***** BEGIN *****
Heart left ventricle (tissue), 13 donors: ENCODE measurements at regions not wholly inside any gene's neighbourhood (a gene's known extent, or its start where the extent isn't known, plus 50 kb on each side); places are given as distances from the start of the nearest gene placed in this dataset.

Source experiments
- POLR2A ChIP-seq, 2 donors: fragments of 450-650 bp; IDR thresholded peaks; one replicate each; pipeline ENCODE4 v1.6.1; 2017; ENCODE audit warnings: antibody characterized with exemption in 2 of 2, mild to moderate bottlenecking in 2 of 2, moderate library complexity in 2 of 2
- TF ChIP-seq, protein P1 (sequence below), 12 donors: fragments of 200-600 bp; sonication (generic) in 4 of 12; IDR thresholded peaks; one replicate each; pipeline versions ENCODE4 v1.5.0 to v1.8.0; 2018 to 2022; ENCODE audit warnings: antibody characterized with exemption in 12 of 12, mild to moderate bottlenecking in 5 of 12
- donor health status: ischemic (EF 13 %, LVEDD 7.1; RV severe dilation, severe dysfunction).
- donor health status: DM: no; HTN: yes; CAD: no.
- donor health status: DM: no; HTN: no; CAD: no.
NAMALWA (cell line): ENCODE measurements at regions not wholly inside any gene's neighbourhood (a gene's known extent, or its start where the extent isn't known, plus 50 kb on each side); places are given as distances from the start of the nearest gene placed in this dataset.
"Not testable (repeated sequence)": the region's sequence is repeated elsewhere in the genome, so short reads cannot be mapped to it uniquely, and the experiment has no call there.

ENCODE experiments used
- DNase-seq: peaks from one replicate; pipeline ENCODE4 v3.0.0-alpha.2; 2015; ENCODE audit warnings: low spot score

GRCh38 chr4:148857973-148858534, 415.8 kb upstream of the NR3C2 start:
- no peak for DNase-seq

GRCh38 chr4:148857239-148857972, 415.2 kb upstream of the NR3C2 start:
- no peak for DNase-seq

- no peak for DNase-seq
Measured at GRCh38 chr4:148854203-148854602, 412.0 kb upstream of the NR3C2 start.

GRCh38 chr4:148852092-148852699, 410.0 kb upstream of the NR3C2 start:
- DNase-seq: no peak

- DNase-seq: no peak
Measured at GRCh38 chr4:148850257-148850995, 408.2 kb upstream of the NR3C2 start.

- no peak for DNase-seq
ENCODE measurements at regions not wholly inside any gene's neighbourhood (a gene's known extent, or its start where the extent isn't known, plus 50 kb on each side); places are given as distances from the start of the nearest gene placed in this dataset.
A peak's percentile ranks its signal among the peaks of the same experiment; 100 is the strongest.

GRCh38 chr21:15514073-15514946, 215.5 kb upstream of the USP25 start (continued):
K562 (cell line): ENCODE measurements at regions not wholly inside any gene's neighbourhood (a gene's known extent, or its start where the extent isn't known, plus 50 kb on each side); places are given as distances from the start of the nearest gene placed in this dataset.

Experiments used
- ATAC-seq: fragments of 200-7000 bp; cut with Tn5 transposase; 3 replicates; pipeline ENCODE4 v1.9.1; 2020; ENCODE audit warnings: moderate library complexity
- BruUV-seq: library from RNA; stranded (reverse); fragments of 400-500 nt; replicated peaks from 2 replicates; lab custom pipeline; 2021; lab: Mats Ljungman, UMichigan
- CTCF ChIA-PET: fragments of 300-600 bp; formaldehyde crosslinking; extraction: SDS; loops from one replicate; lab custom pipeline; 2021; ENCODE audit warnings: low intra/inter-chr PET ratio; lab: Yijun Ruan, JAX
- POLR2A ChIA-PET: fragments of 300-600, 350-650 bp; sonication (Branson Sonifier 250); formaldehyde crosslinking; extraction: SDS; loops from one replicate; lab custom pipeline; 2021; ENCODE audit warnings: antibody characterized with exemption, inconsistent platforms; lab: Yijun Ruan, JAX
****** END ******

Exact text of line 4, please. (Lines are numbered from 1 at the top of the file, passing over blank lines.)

- TF ChIP-seq, protein P1 (sequence below), 12 donors: fragments of 200-600 bp; sonication (generic) in 4 of 12; IDR thresholded peaks; one replicate each; pipeline versions ENCODE4 v1.5.0 to v1.8.0; 2018 to 2022; ENCODE audit warnings: antibody characterized with exemption in 12 of 12, mild to moderate bottlenecking in 5 of 12